In a paper appearing in Cell, researchers from the University of Chicago report that Mendelian variants likely also contribute to the development of complex diseases. The team scoured the medical records of more than 110 million patients in the US and Denmark, it found that there are thousand of connections between Mendelian variants and complex diseases. Each disease, the team adds, appears to have a unique Mendelian disease allelic architecture that forms a type of code for that disease. The group adds that genome-wide association signals often fall within this code. "[V]ariants underlying Mendelian disorders likely interact with one another to contribute to complex disease risk, highlighting the potential of clinical data for uncovering complicated genetic architectures," the team writes.
In mice, a mutation in the enzyme methionine synthase reductase, known as Mtrr, leads to changes in the in utero environment and affects the development of the mouse pups. Through the examining generations of mice, researchers from the University of Calgary found that Mtrr genotype the maternal grandparents had affects the developmental of their wild-type grandprogeny. "Therefore, the initial effect of Mtrr deficiency is likely transmitted through the germline via epigenetic factors, independent of physiological environment and genomic sequence," the researchers say.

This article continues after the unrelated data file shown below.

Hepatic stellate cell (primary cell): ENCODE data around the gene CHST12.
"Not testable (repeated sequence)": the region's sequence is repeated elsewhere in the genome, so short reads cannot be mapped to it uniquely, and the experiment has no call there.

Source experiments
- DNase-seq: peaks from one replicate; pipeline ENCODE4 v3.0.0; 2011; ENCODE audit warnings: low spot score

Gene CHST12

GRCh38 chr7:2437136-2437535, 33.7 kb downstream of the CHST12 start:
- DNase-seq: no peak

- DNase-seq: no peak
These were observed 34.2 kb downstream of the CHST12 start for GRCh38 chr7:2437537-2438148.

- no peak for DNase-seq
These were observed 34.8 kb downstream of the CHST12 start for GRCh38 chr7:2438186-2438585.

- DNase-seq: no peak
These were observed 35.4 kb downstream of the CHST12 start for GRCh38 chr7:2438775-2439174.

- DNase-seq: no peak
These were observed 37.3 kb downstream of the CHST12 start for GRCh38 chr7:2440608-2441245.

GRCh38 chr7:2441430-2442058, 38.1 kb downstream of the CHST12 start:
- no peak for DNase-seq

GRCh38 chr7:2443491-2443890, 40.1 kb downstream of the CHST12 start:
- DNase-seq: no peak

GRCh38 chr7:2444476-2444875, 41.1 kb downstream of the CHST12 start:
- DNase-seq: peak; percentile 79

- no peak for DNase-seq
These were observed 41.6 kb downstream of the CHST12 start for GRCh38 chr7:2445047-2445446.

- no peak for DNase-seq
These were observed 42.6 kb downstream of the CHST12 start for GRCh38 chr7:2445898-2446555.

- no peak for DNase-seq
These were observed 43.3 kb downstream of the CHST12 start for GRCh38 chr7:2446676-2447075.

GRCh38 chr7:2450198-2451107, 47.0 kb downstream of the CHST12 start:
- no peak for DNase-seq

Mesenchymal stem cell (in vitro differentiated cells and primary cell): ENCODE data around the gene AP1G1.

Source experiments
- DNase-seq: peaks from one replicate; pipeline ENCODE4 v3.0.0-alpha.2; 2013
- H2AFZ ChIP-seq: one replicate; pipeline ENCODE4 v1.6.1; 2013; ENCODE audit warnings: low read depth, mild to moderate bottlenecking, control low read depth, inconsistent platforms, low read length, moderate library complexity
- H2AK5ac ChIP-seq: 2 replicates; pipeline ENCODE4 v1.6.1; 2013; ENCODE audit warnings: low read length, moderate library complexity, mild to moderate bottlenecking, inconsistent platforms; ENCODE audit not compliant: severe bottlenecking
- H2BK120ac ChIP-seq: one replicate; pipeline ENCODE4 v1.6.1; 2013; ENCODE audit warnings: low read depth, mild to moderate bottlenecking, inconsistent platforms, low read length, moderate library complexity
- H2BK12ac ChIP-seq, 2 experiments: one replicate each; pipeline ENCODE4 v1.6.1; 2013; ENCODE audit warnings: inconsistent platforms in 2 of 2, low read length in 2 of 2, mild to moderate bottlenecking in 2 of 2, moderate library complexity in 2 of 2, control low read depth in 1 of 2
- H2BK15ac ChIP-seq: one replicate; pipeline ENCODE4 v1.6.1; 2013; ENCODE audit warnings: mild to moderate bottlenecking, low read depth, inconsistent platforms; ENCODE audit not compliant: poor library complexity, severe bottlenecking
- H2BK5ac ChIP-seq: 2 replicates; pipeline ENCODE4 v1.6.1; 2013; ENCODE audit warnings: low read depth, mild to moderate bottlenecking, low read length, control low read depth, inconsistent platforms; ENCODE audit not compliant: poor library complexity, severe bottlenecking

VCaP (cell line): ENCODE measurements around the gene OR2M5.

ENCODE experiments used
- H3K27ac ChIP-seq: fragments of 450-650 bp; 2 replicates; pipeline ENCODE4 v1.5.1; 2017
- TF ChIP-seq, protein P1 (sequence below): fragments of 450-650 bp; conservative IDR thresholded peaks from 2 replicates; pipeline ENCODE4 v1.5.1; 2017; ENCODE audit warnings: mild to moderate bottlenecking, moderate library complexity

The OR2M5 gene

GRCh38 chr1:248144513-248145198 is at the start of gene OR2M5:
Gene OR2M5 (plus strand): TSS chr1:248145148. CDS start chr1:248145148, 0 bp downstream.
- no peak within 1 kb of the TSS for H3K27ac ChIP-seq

Also in Cell, researchers led by Kenneth Smith from the University of Cambridge report that a noncoding polymorphism in FOXO3A is linked to a milder course of Crohn's disease and rheumatoid arthritis, but with more severe cases of malaria. To home in on that variant, the researchers drew upon an existing GWAS dataset and related phenotypic data. In addition, they report that this minor allele is associated with a limited inflammatory response through a FOXO3-driven pathway.